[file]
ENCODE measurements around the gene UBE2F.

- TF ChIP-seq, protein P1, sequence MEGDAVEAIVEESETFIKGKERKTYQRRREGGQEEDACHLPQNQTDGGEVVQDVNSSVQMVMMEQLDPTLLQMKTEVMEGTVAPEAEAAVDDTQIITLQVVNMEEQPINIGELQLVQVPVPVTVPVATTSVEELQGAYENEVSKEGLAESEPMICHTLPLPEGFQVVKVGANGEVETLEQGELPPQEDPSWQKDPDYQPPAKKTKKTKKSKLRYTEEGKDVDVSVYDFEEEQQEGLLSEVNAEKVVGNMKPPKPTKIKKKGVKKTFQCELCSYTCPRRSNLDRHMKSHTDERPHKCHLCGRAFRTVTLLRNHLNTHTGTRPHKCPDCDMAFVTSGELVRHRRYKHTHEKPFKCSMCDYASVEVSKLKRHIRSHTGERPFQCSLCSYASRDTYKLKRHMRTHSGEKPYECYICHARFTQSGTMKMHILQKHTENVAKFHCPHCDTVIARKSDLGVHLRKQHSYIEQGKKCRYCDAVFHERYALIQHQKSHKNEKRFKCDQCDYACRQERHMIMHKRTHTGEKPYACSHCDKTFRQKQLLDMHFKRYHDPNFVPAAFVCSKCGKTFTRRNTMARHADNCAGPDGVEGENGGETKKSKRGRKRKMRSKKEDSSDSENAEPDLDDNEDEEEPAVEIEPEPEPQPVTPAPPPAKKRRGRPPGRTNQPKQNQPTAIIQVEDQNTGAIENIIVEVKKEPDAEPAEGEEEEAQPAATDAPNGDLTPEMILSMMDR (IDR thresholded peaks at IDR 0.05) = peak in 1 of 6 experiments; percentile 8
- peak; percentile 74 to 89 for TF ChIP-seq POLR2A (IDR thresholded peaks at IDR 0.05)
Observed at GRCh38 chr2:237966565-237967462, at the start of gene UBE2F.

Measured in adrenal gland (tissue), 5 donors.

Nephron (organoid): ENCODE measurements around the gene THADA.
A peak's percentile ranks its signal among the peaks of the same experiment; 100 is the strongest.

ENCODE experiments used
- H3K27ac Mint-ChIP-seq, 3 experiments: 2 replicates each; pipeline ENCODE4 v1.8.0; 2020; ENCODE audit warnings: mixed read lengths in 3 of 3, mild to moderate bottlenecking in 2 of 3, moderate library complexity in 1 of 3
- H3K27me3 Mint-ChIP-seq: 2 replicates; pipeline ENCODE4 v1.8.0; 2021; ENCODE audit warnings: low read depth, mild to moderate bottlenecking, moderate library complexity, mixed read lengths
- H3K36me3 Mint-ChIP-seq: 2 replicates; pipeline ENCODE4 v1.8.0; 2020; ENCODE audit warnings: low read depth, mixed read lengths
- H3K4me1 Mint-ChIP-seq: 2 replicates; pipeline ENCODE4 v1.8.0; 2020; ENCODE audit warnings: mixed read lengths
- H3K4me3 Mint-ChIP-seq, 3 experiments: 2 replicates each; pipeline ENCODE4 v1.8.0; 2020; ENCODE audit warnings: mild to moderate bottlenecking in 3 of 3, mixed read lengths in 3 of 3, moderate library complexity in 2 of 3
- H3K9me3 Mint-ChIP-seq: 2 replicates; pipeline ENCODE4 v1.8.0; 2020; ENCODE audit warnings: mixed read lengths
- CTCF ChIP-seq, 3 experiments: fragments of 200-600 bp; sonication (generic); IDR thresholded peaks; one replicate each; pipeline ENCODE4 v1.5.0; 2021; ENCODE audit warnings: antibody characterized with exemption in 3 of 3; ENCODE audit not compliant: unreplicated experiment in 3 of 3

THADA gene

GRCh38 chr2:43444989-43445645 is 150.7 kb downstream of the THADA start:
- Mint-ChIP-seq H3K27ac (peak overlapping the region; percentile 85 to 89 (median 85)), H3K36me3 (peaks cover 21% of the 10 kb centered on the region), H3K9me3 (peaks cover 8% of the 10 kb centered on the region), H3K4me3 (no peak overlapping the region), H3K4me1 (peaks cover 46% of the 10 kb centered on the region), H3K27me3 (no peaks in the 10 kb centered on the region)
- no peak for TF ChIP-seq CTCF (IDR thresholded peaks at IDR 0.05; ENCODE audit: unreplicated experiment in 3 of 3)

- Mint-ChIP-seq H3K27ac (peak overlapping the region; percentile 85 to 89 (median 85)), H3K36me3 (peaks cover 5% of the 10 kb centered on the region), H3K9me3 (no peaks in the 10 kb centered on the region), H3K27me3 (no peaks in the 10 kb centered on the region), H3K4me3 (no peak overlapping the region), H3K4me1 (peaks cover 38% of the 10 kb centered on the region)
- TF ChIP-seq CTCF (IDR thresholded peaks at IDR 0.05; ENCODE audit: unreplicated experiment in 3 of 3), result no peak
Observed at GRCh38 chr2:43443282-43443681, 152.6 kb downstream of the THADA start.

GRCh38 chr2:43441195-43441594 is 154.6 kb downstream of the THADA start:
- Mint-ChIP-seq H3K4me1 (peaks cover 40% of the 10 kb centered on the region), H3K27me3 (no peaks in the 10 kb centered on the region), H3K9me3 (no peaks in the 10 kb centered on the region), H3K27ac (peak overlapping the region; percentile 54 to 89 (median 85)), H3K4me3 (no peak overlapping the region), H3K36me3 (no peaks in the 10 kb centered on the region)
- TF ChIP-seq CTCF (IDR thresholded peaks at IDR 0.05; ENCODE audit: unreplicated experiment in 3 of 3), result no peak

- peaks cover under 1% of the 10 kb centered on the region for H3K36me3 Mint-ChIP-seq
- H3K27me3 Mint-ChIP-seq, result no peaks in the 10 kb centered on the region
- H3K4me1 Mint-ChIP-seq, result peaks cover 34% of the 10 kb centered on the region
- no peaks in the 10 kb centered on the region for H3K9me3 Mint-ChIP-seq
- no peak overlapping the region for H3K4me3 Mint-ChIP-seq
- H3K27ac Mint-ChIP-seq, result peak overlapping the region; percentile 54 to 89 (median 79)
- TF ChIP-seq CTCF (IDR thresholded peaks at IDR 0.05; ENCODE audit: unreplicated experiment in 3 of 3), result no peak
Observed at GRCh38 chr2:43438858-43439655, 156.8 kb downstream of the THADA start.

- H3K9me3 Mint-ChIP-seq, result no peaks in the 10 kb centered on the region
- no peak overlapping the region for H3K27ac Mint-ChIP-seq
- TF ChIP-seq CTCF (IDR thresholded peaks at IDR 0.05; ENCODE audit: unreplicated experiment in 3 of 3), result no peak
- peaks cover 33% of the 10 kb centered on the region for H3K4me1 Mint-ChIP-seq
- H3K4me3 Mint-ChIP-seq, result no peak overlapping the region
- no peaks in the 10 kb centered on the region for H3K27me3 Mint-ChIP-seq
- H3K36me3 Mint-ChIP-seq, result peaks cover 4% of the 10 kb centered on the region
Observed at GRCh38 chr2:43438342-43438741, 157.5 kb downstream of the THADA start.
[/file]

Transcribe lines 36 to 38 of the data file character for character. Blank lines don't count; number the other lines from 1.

- TF ChIP-seq CTCF (IDR thresholded peaks at IDR 0.05; ENCODE audit: unreplicated experiment in 3 of 3), result no peak
- peaks cover 33% of the 10 kb centered on the region for H3K4me1 Mint-ChIP-seq
- H3K4me3 Mint-ChIP-seq, result no peak overlapping the region